[From Clara Greed, University of the West of England]’ “Toilets aren’t compulsory. They are always one of the soft options to cut, it has been endless decline. There is very little understanding of the value of toilets. Areas that have got public toilets attract more shoppers. People can stay.” ‘
So that’s women, disabled people, elderly people, and Muslims affected by the sparsity of public toilet provision these days – and shopping time reduced for some people too.
For the past two and a bit weeks, I’ve had a rather personal taste of this situation. How so? Well, as most of you probably know, today is the first day of spring, the vernal equinox. You may or may not know that it also happens to be Baha’i New Year, a.k.a. Naw-Ruz. Baha’i New Year marks the end of a period of fasting, which is performed daily during this time, from sunrise to sunset. This meant I was getting up early to eat and drink, before heading off to work as per usual. Given how long and convoluted the commute from my new eco-ish home is these days, this sadly meant I was travelling almost straight away after eating and – crucially – drinking a fair amount of water, to avoid dehydration during the daytime… And hence, let’s just say, I was then looking for public loos en route before too long…
This is not my normal routine, of course, so I didn’t really know where to start. Could I rely on public toilets on the train part of my journey being open and clean? Some days yes; others, no, it turned out. (At times rush-hour overcrowding on the trains made it impossible to even get near any onboard toilets too…) Could I depend on an open/clean toilet at my destination train station? Often, yes; but sometimes ‘no’, due to random closures without advance warning. Would there be toilets on the remaining part-bus/part-walk part of my commute? Nope. Not one.
Instead of walking around with your average UK citizen’s ‘flush-and-forget’ mentality of obliviousness to toilet issues common to most people of my age and situation then, I was jarred outside my comfort zone – at least for a few weeks – and became acutely aware of the issue of a shortage of suitable ‘conveniences’ in UK town and cities. It was a real eye-opener, in fact. I must say, it’s something I think town and city council officials might actually want to try for themselves before cutting this ‘soft option’ any further in future too!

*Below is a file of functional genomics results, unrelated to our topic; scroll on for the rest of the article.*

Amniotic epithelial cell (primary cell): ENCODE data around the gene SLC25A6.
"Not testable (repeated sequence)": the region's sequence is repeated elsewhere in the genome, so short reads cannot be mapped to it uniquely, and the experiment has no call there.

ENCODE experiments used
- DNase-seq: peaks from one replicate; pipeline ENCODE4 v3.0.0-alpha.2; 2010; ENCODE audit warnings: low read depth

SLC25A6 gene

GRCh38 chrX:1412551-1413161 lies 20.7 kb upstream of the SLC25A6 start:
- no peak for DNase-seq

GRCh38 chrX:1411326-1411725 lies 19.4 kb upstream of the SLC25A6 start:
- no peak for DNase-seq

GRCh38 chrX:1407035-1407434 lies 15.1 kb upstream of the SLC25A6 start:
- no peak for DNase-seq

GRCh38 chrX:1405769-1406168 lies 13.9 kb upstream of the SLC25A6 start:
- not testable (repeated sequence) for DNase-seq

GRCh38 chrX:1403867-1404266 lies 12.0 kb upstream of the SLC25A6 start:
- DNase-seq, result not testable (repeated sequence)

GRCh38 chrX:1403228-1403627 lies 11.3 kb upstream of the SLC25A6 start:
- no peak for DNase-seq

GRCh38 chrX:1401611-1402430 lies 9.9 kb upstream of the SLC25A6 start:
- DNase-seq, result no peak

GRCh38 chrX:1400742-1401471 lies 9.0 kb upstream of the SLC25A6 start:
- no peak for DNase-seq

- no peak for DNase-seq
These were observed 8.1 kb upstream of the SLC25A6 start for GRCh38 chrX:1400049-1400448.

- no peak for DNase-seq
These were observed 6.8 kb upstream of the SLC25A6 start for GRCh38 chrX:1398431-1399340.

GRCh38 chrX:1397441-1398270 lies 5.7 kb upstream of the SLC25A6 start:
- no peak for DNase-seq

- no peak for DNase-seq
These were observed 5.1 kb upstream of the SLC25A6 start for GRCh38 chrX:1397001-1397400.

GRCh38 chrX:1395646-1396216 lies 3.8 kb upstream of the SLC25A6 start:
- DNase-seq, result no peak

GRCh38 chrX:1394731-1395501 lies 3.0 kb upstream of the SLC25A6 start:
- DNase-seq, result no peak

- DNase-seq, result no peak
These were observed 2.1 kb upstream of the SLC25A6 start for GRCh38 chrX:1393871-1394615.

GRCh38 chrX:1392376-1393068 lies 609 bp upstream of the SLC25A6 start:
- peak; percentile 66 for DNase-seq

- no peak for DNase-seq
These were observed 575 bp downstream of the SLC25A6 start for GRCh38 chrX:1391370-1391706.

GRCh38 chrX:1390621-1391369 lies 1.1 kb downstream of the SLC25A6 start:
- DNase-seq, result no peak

It’ll be another year before I’m in the same situation, of course. I’m not optimistic about the quantity and quality of toilet provision I’ll face in 12 months time, I must say. After all there are more ‘austerity’ cuts for local authorities on the horizon. Sadly, to combat the issue, I’m not quite ready to ‘get on my bike’ to campaign yet, as one Welsh councillor indeed did last year to raise awareness (although back in 1997, of course, I did walk from John O’Groats to Lands’ End for cancer research, so I wouldn’t say this is entirely beyond the realm of all possibility!).
Perhaps I’ll just have a look at how the long-standing British Toilet Association are doing on the issue, for now…
Update (15/11/2016): Revised link added for the BTA; featured image added from this source.